The Wall Street Journal recently ran an article on the soaring cost of child care for American families. As the WSJ explains, “the cost of child care and nursery school has increased nearly twice as fast as overall inflation since the recession ended” in 2009.
Particularly striking is the change in child-rearing costs between 1960 and 2013. As the chart below shows, the costs of raising a child have declined in many areas, except for healthcare and education/childcare. The latter area has seen a huge leap from two percent of overall costs in 1960 to 18 percent in 2009.
Many parents believe these expanded costs are unavoidable, particularly if they want their young child to be lovingly cared for and placed in a preschool environment that will lay a solid foundation for education.
But what if parents attempted preschool on their own?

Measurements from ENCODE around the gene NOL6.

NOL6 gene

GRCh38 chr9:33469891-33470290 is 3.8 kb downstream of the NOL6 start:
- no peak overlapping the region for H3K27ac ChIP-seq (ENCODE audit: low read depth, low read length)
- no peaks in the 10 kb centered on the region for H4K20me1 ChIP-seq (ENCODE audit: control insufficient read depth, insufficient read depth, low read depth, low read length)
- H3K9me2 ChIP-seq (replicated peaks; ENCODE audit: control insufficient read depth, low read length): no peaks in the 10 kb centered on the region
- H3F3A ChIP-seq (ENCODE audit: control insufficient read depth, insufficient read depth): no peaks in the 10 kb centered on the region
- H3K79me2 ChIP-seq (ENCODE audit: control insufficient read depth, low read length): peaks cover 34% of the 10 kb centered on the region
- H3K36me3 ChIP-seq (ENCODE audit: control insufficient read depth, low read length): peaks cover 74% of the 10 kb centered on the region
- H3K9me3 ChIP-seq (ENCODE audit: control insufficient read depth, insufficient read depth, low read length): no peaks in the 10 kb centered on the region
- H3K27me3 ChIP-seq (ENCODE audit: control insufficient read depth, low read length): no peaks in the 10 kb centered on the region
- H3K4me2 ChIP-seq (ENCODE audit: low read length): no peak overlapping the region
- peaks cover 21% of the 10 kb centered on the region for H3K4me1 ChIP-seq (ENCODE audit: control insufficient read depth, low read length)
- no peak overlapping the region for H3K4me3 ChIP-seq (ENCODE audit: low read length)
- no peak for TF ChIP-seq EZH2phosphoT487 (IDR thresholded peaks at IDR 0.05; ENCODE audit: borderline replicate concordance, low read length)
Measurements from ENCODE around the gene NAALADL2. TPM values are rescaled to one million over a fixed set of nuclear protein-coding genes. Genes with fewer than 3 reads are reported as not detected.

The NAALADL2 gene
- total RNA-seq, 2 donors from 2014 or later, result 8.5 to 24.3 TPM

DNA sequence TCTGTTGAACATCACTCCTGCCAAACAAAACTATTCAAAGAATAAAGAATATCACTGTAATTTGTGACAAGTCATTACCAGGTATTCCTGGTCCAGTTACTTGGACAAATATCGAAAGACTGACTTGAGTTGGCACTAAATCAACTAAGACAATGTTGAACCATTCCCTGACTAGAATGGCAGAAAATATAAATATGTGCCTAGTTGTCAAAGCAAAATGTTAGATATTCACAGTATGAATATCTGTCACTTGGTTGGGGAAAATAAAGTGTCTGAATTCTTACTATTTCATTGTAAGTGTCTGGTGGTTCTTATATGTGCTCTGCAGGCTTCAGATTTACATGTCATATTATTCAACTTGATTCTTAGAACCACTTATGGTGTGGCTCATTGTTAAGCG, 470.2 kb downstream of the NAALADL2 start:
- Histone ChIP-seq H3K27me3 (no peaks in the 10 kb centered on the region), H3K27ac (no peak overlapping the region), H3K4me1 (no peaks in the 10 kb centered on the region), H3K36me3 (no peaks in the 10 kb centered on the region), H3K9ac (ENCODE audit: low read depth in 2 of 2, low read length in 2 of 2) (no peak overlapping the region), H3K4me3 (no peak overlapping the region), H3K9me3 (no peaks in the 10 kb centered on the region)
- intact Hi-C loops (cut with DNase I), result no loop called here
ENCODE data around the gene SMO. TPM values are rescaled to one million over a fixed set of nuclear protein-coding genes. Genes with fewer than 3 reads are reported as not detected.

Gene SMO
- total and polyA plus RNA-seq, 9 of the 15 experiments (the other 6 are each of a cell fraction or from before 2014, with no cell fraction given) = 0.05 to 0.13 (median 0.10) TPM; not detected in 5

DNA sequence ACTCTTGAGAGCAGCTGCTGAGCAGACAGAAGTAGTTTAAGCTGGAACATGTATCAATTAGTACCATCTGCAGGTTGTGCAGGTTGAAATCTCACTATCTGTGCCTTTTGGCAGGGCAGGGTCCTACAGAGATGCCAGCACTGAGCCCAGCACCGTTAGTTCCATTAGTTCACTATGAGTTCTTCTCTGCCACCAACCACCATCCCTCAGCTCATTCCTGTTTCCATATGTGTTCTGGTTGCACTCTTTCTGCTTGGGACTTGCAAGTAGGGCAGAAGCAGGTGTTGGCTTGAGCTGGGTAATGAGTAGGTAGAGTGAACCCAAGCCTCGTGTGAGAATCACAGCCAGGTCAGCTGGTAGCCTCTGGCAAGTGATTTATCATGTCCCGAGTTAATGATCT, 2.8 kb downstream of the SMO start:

The drawbacks of such an idea are clear: one parent would have to stay home and be the caregiver and teacher. The family might have to make sacrifices: that bigger home; the latest cars; the Hawaiian vacation they’ve been waiting to take.
On the flip side, however, the family might not miss the second income as much as they might imagine, as the expenses of daycare/preschool, commuting, and other costs of working in the office can often take a large portion of a family’s second income.
Furthermore, recent studies have called the effectiveness of preschool into question, finding that children who did not attend traditional preschool were less likely to exhibit negative behaviors later in life and were more likely to do better academically the longer they were in grade school than their preschool-attending peers.
In her book School Starts at Home, Cheri Fuller notes that the first few years of a child’s life are “one of the most critical times of intellectual development.”
Are many parents shortchanging both their abilities and their wallets by thinking they have to pay the experts in order to foster that development in their child?
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